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Why Microsoft is Confident about Internet Explorer 9

By Paul Lilly

We show you what to expect, and not to expect, from Microsoft's upcoming Internet Explorer 9 browser.

It's never too early to talk about next-generation browsers, especially with HMTL5 poised to play such a big role in future development. Such is the case with Microsoft's upcoming Internet Explorer 9, an ambitious browser upgrade that, unlike previous versions, has a shot at blazing a new trail rather than mostly playing catch-up with the competition. In anticipation of the next-gen release, Redmond's browser development team has released the IE9 platform preview, but there isn't a whole lot to sample just yet. This isn't a beta, or even an alpha release, but a true preview, deprived of any kind of UI and other essential tools for actually using a browser. 
 

 

IE9 bets heavily on HTML 5


 
Microsoft has made it clear that they're focusing heavily on HTML5 with IE9, with related features ranging from the genuinely useful to the 'gee whiz that's cool.' If you play around with the DOM Range & Selection demo, for example, you can experiment with changing the properties of a word, sentence, or entire paragraph in real-time, such as changing the text color, size, or font. For the most part, that falls under the 'gee whiz' category, but also underscores how HTML5 can be used to help websites act more like applications than static pages in cyberspace.
 

Microsoft is siding with H.264 instead of OGG


 
Because no one can agree on what codec HTML5 should incorporate, it's going to be up to each browser maker (and website) to decide what to use, and Microsoft has chosen h.264. IE9 will support h.264 video, which will probably emerge as the standard most major sites gravitate towards, even though there are compelling cases for going with the open OGG Theora format.  On the audio front, IE9 will also incorporate audio tags for listening to embedded MP3 and AAC audio.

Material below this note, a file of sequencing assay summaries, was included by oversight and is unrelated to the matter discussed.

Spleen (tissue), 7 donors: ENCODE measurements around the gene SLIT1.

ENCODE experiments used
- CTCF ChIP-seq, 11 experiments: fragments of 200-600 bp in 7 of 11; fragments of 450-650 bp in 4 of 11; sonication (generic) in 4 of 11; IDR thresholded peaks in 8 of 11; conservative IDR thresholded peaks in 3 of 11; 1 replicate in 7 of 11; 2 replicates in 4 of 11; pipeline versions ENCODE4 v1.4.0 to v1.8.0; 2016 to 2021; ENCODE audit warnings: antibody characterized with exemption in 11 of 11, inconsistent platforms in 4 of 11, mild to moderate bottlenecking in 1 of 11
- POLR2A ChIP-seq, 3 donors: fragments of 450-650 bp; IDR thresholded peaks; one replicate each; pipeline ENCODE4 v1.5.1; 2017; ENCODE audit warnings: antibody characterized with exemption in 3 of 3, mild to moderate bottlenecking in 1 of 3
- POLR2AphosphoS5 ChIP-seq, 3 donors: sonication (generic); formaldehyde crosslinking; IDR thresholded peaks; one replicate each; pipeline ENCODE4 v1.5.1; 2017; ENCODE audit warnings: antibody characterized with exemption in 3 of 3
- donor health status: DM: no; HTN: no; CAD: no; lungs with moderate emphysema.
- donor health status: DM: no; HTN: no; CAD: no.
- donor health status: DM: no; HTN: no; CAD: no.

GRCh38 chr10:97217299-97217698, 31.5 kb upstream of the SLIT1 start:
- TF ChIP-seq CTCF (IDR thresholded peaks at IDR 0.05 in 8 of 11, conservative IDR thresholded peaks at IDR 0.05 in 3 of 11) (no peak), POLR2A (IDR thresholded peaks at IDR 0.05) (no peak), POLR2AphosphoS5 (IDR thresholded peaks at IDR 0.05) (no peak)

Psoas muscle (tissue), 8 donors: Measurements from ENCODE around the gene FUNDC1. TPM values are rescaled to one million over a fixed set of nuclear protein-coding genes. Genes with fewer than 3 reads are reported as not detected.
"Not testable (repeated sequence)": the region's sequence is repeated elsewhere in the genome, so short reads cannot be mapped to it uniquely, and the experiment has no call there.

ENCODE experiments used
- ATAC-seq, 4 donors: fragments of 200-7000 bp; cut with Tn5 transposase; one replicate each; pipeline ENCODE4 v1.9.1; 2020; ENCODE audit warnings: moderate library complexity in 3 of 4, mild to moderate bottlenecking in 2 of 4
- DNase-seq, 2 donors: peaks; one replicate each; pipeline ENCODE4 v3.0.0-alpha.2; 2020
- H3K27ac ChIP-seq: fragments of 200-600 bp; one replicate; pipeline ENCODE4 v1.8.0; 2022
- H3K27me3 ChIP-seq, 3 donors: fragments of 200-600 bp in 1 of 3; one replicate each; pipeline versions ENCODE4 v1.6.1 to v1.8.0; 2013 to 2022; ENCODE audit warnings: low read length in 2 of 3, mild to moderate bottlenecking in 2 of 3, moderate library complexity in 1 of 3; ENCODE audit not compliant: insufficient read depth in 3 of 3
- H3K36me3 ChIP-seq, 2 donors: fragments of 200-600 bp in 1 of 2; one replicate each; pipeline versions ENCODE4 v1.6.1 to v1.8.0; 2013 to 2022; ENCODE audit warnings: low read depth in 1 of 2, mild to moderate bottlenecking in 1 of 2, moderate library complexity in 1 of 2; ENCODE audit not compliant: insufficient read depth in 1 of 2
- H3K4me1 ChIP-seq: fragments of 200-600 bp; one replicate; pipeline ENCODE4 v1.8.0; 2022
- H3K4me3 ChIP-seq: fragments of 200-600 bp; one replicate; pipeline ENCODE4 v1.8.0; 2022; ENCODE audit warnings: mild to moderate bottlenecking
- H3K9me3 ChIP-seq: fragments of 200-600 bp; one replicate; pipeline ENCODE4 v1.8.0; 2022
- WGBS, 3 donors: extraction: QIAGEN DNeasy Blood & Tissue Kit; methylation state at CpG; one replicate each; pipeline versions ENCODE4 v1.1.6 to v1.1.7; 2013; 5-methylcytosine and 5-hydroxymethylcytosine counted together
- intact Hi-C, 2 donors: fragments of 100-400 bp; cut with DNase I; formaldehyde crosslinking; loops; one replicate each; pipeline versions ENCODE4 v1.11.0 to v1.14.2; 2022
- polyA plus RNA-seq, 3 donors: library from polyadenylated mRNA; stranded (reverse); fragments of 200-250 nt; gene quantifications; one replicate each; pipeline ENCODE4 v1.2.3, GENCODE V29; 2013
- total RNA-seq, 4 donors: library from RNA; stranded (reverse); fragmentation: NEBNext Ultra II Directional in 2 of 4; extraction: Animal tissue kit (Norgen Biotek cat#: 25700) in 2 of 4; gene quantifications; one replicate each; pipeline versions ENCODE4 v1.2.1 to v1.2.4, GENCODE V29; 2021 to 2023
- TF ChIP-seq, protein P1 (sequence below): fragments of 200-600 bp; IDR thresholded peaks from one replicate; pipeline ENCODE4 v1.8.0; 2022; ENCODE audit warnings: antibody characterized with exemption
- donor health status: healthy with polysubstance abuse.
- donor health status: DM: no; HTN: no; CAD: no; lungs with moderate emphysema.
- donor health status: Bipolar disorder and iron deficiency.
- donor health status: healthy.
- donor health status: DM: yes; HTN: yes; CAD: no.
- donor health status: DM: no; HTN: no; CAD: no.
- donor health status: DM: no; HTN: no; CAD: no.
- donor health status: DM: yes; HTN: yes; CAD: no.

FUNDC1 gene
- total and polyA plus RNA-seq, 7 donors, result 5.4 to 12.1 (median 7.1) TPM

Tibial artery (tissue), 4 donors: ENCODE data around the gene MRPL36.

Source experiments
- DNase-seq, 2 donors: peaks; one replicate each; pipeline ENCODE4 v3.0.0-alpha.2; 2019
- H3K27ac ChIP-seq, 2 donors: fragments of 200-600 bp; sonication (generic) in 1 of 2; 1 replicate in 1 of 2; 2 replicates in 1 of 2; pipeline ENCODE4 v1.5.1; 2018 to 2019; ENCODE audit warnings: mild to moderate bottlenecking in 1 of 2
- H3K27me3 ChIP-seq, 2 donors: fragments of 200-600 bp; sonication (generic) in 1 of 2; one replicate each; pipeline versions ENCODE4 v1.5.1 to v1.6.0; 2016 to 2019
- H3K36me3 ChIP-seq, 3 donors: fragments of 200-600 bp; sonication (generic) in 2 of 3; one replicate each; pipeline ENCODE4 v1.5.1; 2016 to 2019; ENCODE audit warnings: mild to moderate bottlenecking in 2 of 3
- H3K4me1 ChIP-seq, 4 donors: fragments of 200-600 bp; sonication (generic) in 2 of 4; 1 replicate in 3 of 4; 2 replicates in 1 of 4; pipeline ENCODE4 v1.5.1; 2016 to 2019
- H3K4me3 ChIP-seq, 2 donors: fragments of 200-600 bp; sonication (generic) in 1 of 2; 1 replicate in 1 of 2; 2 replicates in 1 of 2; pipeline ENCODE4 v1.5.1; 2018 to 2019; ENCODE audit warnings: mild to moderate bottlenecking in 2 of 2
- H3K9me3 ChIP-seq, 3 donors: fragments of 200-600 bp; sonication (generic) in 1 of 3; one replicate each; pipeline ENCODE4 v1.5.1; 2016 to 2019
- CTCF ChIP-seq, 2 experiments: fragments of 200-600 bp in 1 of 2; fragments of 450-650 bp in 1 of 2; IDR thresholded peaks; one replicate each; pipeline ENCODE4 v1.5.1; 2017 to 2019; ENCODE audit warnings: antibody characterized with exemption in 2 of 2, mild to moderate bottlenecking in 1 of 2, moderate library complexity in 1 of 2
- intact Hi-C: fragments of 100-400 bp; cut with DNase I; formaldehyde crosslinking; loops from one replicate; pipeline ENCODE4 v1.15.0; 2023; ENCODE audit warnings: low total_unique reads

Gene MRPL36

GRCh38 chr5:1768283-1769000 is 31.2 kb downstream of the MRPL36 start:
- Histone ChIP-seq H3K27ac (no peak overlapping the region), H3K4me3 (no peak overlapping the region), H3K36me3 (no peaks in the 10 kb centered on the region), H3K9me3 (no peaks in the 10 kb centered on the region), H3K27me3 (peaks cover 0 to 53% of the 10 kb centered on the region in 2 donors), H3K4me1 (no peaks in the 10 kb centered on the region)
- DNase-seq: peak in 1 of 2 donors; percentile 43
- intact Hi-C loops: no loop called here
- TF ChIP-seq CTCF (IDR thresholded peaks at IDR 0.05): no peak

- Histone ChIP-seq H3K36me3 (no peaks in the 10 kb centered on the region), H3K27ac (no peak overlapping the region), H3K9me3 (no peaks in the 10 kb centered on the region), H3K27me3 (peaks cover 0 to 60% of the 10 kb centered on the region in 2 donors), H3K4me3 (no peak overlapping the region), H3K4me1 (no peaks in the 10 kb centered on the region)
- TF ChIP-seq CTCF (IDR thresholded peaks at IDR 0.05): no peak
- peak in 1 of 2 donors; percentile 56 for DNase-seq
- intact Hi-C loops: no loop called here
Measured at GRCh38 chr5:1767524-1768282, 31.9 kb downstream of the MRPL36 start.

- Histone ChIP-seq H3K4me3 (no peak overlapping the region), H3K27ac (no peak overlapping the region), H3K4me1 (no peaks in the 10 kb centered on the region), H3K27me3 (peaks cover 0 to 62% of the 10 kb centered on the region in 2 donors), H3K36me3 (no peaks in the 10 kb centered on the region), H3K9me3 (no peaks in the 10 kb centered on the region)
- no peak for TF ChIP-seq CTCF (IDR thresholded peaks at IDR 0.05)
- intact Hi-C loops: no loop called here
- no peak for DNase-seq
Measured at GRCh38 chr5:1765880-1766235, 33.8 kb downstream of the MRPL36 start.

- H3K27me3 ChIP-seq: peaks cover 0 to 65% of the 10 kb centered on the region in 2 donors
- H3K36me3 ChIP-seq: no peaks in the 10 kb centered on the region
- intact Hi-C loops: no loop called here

Standards compliance will be improved

It's a little ironic that Microsoft has gone on record as saying "web browsers should render the same markup -- the same HMTL, same CSS, and same script -- the same way." It wasn't until IE8 that Microsoft appeared to put any real effort into standards support, and as a result, they broke the web in the process. Because so many web developers coded their pages to look correctly in IE at the expense of clean code, Microsoft had to include a "Compatibility Mode" in IE8 so those same pages wouldn't appear busted. In a way, Microsoft made its bed, and now has to sleep in it, just like every other web browser has been doing.
 
For what it's worth, Microsoft is once again touting a higher commitment to web standards compliance, and has vow to make IE9 compatible with CSS3, which is currently under development. CSS, or Cascading Style Sheets, defines the look and formatting of an online document, and the main benefit here is that webpages will look the same across multiple browsers. 


Catching up in performance


 
IE9 also adds DirectX video acceleration for SVG graphics and text rendering, and will tap into your GPU to make web browsing even faster. According to Microsoft, developers don't need to rewrite their sites to take advantage of this, their existing portals will simply run faster. JavaScript rendering can be offloaded to the GPU, and you'll even be able to play two 720p videos in the same browser window without a drop in quality.


IE9 vs Chrome 5

It's far too early to predict how IE9 will shape up against the competition's upcoming browsers, especially Chrome. Google's Chrome browser was built for speed, and that focus carries over to the recently released Chrome 5 Beta, which Google says runs up to 30 percent (V8 benchmark) and 35 percent (SunSpider benchmark) faster than previous betas. Google is also injecting HTML5 elements into Chrome, such as Gelocation APIs, App Cache, web sockets, and file drag-and-drop capabilities. But perhaps most interesting is the Flash Player integration, as opposed to banking on HTML5 for video playback chores.